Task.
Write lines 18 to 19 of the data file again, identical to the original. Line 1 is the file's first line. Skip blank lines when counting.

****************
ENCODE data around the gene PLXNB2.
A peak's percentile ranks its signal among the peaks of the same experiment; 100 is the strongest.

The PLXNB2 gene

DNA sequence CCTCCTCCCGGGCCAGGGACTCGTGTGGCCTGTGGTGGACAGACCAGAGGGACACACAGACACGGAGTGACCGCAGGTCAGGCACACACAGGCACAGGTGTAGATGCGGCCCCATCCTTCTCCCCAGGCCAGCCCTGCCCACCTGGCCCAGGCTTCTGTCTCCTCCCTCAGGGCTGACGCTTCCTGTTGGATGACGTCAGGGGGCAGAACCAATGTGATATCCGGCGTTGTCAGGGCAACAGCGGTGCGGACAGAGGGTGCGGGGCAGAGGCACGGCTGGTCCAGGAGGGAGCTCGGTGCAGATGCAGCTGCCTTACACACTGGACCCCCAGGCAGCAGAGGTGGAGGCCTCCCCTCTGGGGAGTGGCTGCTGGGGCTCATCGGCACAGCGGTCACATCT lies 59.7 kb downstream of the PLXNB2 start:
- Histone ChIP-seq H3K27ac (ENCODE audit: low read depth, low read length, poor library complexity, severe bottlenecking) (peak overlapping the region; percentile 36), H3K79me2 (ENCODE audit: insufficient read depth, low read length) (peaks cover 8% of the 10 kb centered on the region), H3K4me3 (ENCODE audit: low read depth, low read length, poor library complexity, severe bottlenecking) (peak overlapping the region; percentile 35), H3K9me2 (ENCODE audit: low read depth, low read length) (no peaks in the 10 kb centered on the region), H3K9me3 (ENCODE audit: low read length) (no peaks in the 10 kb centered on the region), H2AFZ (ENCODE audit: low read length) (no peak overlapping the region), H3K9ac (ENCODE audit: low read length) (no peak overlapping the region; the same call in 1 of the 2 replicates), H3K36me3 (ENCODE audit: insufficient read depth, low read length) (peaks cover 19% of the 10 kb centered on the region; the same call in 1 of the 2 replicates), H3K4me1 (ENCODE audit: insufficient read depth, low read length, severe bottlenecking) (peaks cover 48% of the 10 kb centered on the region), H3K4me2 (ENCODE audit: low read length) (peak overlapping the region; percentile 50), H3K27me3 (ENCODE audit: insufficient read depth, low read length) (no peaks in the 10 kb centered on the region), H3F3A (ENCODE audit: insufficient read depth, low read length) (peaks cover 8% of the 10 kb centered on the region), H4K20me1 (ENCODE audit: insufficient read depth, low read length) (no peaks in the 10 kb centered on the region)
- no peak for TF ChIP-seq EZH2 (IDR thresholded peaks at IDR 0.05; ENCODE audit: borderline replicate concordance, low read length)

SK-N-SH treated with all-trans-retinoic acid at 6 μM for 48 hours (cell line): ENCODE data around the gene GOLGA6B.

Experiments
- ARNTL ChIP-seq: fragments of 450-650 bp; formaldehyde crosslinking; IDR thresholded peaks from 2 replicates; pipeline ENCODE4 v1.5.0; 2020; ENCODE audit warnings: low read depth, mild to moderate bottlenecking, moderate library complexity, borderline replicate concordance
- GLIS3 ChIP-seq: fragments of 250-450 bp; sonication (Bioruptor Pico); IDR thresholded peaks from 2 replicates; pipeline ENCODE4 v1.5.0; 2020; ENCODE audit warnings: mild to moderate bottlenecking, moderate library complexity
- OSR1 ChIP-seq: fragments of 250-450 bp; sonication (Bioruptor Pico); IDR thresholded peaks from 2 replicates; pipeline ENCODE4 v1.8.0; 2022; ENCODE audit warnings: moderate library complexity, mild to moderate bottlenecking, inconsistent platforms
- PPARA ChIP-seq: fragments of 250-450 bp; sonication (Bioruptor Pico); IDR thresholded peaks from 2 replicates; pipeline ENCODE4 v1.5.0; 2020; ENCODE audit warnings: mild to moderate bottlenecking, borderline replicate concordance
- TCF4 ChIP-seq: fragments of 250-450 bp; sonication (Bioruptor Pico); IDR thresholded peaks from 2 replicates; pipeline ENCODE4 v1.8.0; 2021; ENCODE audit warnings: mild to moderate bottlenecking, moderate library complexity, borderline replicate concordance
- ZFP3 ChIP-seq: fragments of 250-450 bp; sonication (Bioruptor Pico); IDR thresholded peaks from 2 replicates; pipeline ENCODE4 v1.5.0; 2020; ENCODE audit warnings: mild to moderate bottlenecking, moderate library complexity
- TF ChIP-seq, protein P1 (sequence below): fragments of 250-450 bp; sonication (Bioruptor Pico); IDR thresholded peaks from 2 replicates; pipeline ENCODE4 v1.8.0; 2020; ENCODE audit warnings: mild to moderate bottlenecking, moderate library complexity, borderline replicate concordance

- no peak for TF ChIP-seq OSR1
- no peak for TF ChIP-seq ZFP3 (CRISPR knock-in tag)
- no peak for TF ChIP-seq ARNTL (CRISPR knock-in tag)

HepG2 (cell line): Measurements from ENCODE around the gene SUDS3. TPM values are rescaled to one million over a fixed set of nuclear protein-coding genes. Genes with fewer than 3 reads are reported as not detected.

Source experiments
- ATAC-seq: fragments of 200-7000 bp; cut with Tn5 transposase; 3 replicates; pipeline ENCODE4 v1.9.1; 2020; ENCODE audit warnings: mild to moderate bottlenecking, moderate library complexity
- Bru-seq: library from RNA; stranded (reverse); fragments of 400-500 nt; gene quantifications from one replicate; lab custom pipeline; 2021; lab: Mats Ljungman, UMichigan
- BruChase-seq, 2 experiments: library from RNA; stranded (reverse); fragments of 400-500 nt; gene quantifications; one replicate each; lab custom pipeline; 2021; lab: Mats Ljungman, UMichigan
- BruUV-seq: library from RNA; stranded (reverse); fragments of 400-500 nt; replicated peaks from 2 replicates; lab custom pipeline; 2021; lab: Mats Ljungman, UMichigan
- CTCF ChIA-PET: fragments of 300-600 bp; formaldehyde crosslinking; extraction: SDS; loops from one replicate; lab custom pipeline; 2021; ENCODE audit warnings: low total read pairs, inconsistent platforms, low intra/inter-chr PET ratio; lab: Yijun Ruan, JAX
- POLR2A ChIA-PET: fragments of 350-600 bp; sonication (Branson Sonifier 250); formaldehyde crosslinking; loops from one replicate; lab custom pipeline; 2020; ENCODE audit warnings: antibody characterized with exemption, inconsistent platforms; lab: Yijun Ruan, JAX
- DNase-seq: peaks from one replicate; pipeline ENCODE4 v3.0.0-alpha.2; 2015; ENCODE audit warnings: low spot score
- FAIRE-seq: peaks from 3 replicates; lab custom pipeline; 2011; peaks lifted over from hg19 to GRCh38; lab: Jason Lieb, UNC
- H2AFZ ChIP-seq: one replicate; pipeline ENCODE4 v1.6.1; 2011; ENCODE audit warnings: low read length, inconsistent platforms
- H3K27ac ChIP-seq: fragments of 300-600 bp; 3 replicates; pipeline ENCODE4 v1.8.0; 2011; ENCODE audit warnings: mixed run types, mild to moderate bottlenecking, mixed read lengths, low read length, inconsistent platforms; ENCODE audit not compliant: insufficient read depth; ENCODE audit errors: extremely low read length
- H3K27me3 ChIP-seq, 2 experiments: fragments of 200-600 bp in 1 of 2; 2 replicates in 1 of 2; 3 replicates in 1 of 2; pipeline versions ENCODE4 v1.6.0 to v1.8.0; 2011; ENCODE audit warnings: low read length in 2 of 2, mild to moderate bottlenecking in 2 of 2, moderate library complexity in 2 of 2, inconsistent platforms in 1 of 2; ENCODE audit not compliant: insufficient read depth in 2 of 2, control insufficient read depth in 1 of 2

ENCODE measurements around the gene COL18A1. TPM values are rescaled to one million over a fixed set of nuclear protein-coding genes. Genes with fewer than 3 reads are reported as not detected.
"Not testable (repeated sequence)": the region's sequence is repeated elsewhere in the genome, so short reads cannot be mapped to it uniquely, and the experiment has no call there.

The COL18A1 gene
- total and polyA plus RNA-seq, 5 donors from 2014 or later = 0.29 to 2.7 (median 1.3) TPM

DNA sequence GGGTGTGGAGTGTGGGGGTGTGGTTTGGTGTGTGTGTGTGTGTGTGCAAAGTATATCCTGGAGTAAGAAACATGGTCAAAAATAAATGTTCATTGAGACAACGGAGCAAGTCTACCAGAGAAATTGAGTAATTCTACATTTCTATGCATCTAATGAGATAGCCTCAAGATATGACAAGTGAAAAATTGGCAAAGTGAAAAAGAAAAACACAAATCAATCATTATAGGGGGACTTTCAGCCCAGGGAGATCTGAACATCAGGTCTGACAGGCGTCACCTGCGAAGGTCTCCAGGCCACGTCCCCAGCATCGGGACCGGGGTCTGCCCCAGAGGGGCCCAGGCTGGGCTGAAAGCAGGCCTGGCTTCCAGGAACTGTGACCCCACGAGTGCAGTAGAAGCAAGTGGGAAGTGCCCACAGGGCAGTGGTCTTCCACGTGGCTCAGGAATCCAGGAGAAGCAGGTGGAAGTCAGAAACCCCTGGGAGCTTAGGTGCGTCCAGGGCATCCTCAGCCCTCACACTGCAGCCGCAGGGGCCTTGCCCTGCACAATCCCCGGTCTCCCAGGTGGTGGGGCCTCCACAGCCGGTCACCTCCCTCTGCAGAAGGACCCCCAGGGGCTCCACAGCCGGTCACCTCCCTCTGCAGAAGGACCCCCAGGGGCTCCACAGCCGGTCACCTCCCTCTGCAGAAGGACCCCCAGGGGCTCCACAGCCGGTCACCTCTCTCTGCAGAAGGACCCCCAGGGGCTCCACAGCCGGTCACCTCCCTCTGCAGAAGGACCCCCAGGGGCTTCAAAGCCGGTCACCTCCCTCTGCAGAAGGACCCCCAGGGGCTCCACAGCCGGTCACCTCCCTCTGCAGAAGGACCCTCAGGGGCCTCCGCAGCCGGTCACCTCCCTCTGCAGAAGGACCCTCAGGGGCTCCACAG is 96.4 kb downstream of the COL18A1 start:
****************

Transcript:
- no peak for TF ChIP-seq ARNTL (CRISPR knock-in tag)

HepG2 (cell line): Measurements from ENCODE around the gene SUDS3. TPM values are rescaled to one million over a fixed set of nuclear protein-coding genes. Genes with fewer than 3 reads are reported as not detected.